Welcome to another edition of “This Day in Magic History.” Today, we’ll be taking a look at a piece of Magic’s competitive history: Pro Tour Chicago.
The event ran from Oct. 10-12, 1997, and it matters more than most because it was the very first Pro Tour for the Extended format. As a result, it was largely dominated by the now infamously overpowered Necropotence.
In this article, we’ll take a brief look at the creation of the Extended format and the Necropotence decks that made their debut at this event.
The Creation of Extended
The creation of Extended was actually covered in-depth in an earlier edition of this series, so I’m not going to spend too much time on it here. Suffice it to say, it was created in July of 1997 as a middle ground between the Eternal formats and Standard.
This middle ground was necessary because the other formats had problems. The Eternal formats, for example, had a really difficult barrier of entry. Even in 1997, older cards were incredibly expensive and hard to come by!
Meanwhile, the fact Standard rotated so much made some players wonder why it was even worth it to build decks for the format in the first place.
The Extended format addressed both of these issues. While Extended rotated, it did so much less frequently. Generally, your Extended decks would be legal for a few years.
Additionally, it didn’t go back so far that it was necessary for you to own some of the game’s harder to obtain cards. When the format began, it featured cards from Revised to Weatherlight.
Necropotence and Pro Tour Chicago
Pro Tour Chicago was held about three months after the creation of the Extended format, and in an era before digital Magic, that meant the Pro Tour was the first time people got a chance to see what it would look like.
In one really big way, the format resembled the Standard format of 1996. The very first Necropotence decks emerged in Standard that year, and Necropotence decks also had a big impact on Pro Tour Chicago.
Necropotence is one of the most powerful cards in the history of Magic. It makes you skip your draw step, but in exchange, you can pay one life to exile the top card of your library face down. Then, at the beginning of your next end step, you put that card into your hand. So, basically, it lets you pay life to draw cards.
The Standard versions of Necropotence combined the powerful Enchantment with Dark Ritual and Drain Life. Dark Ritual allowed for a turn one Necropotence, and Drain Life could damage your opponent while also gaining you life so you could draw even more cards. Throughout 1996, Necropotence decks running these three cards dominated Standard.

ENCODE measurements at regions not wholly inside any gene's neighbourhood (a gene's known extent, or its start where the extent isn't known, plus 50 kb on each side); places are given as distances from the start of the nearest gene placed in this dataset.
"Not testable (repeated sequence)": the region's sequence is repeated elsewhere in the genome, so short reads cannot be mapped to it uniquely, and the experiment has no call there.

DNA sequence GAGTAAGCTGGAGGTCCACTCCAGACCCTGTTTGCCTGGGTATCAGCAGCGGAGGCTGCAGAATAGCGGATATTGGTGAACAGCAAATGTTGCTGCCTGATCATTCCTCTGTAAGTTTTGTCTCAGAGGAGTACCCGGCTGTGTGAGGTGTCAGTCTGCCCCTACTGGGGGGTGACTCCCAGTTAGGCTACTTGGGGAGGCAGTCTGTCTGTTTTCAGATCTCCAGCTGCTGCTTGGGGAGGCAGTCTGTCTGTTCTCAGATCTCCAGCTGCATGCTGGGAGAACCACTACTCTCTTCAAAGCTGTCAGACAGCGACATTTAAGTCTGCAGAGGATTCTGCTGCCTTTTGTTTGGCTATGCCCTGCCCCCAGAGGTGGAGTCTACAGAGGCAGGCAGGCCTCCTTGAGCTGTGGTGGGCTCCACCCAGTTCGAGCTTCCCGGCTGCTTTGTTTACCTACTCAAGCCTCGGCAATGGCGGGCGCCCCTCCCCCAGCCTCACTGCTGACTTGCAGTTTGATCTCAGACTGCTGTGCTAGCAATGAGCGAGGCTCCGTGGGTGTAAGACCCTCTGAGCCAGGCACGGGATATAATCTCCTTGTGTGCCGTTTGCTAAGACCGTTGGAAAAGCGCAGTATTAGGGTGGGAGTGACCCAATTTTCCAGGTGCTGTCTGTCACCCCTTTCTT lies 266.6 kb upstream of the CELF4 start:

And uh…the very first Extended Pro Tour was won by Randy Buehler, who ran a deck running these same three cards! While the decks were not entirely identical, the deck’s core was not very different from the Standard decks from a year earlier. Extended was supposed to be a new format, but the deck that defined this Pro Tour didn’t look very new.
Unfortunately, this would go on to be a long-term problem for the Extended format. In fact, when the format met its demise in 2011, it was at least partly because people felt like it was too much like Standard.
The most powerful cards of Standard were often good enough to dominate Extended, too. In 2011, this was true for Jace, the Mind Sculptor and Stoneforge Mystic. I have covered the demise of Extended in this series too, if you want to know more.
The Rise of Randy Buehler
Pro Tour Chicago was Buehler’s first Pro Tour, and he just happened to win the whole thing with his Necropotence deck. This launched the career of one of the most successful Magic players of all time, and he has of course also gone on to be an important personality.
His success at Pro Tour Chicago was enough to propel him to winning that season’s Rookie of the Year award. By the time he retired from professional Magic in 1999, he had added 7 Grand Prix Top 8s to his resume. He retired from the game that year because he landed a job at Wizards of the Coast, where he would go on to be involved in the design of over a dozen sets, including Invasion, Odyssey and Onslaught. He left Wizards of the Coast in 2004, but he later became one of the main broadcasters for professional Magic tournaments until 2016. Unsurprisingly, Buehler was elected to the Magic Hall of Fame in 2007.
That will do it for this edition of This Day in Magic History! I will be back next week to discuss another important event in the history of our favorite game.
Jacob has been playing Magic for the better part of 24 years, and he especially loves playing Magic’s Limited formats. He also holds a PhD in history from the University of Oklahoma. In 2015, he started his YouTube channel, “Nizzahon Magic,” where he combines his interests with many videos covering Magic’s competitive history. When he’s not playing Magic or making Magic content, he can be found teaching college-level history courses or caring for a menagerie of pets with his wife.